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Re: Illustrating Guidelines

From: Anne Pemberton <apembert@erols.com>
Date: Thu, 10 May 2001 19:55:21 -0400
Message-Id: <>
To: "Matt May" <mcmay@bestkungfu.com>, "William Loughborough" <love26@gorge.net>, <ryladog@earthlink.net>, "3WC WCAG" <w3c-wai-gl@w3.org>

     replies in line...

At 09:52 AM 5/10/01 -0700, Matt May wrote:
>No image is instantly universal. Even the most basic symbols, including the
>men and women on bathroom doors, have been subjects of years and years of
>research. Even the stop sign as used in the US requires alt text. Symbols
>are heavily dependent on culture and conditioning. And illustrations, when
>done by the average author, don't often result in anything of substantial
>value on their own (and almost certainly nothing to approach parity with the
>written word), because we as a society have not been trained to produce
>visual messages.

Neither is any one word universal. And, depending on your age, you were
purposefully or accidently taught to use maps, tables, graphs, photographs,
drawings, and other illustrations as you wended your way to a dissertation.

>> The notion that text is superior to illustrations is a false pride
>> engendered by a desire to separate users into those worthy of receiving
>> message and those who are unworthy. Ther should be no distinctions of
>> worthiness in accessibility.
>I will say this: almost as a rule, text without illustration is superior to
>illustration without text for information density. The exceptions are where
>the message itself is purely visual in nature, and where designers have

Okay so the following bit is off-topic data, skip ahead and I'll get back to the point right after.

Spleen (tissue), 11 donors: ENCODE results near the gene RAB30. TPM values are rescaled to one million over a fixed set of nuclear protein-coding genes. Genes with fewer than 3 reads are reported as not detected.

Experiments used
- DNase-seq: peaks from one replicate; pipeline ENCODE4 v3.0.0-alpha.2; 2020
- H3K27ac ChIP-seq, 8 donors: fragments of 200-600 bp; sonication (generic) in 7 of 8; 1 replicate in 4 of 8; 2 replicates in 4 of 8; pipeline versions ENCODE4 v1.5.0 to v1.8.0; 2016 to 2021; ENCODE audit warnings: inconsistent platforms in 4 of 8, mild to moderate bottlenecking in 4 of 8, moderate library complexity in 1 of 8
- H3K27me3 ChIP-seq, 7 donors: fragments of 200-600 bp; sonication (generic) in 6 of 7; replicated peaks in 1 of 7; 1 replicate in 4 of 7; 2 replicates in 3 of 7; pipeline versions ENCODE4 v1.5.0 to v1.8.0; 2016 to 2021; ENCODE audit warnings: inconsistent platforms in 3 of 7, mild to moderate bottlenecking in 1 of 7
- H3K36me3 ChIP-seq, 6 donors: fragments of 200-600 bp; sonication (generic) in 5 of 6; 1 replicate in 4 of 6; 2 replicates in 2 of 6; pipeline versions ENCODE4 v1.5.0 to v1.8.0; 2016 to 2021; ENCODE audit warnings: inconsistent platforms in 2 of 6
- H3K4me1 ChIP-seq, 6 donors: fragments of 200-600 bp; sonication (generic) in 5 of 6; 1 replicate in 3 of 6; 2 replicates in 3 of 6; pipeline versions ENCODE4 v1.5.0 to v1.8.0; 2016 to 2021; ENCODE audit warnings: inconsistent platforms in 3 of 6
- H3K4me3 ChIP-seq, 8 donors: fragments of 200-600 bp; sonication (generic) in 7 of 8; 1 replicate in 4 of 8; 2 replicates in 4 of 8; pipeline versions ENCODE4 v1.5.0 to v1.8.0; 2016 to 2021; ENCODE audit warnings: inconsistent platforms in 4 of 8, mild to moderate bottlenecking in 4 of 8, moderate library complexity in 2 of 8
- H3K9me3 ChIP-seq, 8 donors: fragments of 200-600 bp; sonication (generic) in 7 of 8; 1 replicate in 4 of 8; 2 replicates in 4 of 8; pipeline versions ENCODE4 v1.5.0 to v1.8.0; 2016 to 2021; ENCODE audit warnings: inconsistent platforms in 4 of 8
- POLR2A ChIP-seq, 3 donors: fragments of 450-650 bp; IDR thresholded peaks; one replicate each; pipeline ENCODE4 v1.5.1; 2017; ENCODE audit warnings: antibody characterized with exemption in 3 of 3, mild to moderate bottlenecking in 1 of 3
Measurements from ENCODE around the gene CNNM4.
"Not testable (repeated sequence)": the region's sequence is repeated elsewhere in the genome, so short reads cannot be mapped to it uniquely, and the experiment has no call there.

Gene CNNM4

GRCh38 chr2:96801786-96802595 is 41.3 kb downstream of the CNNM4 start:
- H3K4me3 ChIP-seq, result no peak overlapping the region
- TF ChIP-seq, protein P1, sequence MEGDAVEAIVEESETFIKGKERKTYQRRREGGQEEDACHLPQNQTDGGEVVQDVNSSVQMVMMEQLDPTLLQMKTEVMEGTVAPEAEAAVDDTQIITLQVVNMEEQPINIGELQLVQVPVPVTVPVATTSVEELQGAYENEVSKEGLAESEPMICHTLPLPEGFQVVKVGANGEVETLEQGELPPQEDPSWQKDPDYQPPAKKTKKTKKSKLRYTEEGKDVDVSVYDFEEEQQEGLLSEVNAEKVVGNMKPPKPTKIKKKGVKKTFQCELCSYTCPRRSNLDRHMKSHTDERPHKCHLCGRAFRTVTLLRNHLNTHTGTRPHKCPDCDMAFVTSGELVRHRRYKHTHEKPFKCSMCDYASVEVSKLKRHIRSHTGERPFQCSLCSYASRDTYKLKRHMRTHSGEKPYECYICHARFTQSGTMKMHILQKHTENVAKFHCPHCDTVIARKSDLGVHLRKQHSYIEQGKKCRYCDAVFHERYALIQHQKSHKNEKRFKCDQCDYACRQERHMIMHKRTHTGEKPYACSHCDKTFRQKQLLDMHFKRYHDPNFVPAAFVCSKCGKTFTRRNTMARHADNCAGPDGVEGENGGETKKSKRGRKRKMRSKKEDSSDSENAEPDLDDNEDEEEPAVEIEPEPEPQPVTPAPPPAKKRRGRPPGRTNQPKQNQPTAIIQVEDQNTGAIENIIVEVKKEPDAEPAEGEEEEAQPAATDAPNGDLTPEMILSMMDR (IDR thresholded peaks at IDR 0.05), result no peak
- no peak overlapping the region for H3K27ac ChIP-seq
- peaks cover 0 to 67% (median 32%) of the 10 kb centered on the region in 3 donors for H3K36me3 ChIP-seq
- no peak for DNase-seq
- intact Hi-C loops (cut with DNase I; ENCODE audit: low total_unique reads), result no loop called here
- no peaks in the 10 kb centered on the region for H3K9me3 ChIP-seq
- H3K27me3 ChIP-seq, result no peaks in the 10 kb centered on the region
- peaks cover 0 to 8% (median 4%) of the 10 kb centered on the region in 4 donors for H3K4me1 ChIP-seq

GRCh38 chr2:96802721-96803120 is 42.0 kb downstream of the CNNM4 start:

>worked expertly to communicate their message visually.

Sigh .... It's not "almost a rule" ... it's not even a rule ... you must
not have encountered the amount of badly written text that I've seen
"published" online! 

>There is no "politics/religion" in citing text as first among equals for
>content provision, and it's not a cop-out. We are almost universally trained
>from birth to communicate near-exclusively by verbal or textual means.

Who, where, when, and with what disability??????

>Education in spoken and written language and composition is compulsory. 

Cognitively disabled children have only been included in education in the
past 30 years or less depending on area ... Educational opportunity is now
a right, but there are many adults who came up before this was so ... even
now, there are many children with disabilities who receive something other
than the "compulsory" education.

>closest most of us get to visual communication training is art class, which
>often only addresses it by accident. Few people, I'm sure, have done their
>dissertations in pictures or illustrations. This is why we communicate
>primarily using text, and why illustrations are often extraordinary.

Hey the "academic high achievers" aren't the sum of the population, and
certainly aren't typical of the disabled adult in the US or elswhere. Yes,
there are unique individuals who have achieved academically in some
disabled groups, but they are the exception not the rule. The vast majority
of those with disabilities are from other walks of life. 

>Anne, is unnecessarily combative, particularly in this setting, and is
>generating more heat than light.

Matt, if not us, then who? If not now, then when?


Anne Pemberton

Received on Thursday, 10 May 2001 21:02:36 UTC

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